Ion3 license violation
peterjeremy at optushome.com.au
Thu Dec 13 01:57:01 PST 2007
On Wed, Dec 12, 2007 at 07:59:34PM +0000, Tuomo Valkonen wrote:
>On 2007-12-12, Bill Moran <wmoran at potentialtech.com> wrote:
>> It's impossible for the FreeBSD ports system to guarantee compliance with
>> his arbitrarily chosen "28 days" rule.
>There is no "28 days" rule. There is a "latest release in 28 days or
>prominently mark (potentially) obsolete" rule.
I'm not sure how me as an end user not bothering to update my
installed package for several months differs from me as a package
distributor failing to update a binary distribution to your latest
release within 28 days,
If your intent is to stop people potentially running superceded code
then maybe _you_ need to take some responsibility for this. If you
bother to look at the top of your Xorg log, you will find something
like the following (older versions of XFree86 included explicit dates
for validity). Maybe you should do something similar.
X.Org X Server 1.4.0
Release Date: 5 September 2007
X Protocol Version 11, Revision 0
Build Operating System: FreeBSD 7.0-BETA2 i386
Current Operating System: FreeBSD ...
Build Date: 04 November 2007 09:16:33PM
Before reporting problems, check http://wiki.x.org
to make sure that you have the latest version.
> You can make the marking
>permanent, always requiring users to acknowledge a message. You can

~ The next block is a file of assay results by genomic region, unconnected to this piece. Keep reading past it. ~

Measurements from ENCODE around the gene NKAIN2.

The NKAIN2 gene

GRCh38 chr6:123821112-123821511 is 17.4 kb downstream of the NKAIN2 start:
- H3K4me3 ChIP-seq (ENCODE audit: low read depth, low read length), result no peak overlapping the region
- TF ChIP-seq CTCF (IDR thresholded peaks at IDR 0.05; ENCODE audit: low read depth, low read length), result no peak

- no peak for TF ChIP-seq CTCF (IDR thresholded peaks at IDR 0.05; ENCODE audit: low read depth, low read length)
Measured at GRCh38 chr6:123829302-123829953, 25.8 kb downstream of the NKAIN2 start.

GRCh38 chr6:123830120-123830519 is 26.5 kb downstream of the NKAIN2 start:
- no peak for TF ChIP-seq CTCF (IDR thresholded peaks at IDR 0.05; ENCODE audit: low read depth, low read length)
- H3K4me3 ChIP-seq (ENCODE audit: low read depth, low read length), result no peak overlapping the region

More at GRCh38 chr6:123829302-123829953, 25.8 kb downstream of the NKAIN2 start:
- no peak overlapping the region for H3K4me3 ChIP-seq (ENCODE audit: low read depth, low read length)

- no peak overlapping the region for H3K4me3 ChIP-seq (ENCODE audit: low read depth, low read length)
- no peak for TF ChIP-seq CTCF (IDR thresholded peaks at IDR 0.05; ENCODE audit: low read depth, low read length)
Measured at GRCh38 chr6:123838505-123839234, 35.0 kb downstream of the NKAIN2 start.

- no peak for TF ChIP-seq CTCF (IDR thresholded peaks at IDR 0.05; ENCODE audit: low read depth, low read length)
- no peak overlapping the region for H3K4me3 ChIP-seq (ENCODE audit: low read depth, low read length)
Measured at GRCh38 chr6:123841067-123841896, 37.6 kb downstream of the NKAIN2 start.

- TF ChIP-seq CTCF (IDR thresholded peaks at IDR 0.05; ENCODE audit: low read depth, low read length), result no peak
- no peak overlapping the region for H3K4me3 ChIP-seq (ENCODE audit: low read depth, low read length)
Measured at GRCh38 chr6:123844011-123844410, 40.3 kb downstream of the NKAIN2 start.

>make the marking automatic, by checking the website for a new release
>(as Debian presently does), or by some more sophisticated means or dead
Feel free to submit patches.
> You may not be able to distribute such binary packages
>with your present setup, but source should be enough.
In general, FreeBSD only distributes third-party packages in binary format.
> You may even
>simply have the package download and install
How will this work if the end user does not have web access or doesn't
have the resources or desire to compile it?
>(signature in http://iki.fi/tuomov/dl/ion-3-latest.tar.gz.asc).
This signature was created using a self-signed key and is therefore
useless as a mechanism to verify the associated package. There is no
way to verify that the person who created that signature is the same
person who wrote the e-mail I am responding to or that either are
actually the author of the "official" version of Ion-3.
>not about the days. The greatest difficulty to complying with the
>license are the idealist blockages in your head.
You are free to use whatever license you desire for software that you
write. The harder your license is to comply with, the less likely it
is that people will comply with it - either they will ignore the
license or they will not use the software. The FreeBSD Project takes
license issues seriously and, since you refused to assist the Project
in complying with your license, the Project had no alternative but to
remove your software. I'd suggest that you are the one with "the
idealist blockages in your head."
Please excuse any delays as the result of my ISP's inability to implement
an MTA that is either RFC2821-compliant or matches their claimed behaviour.
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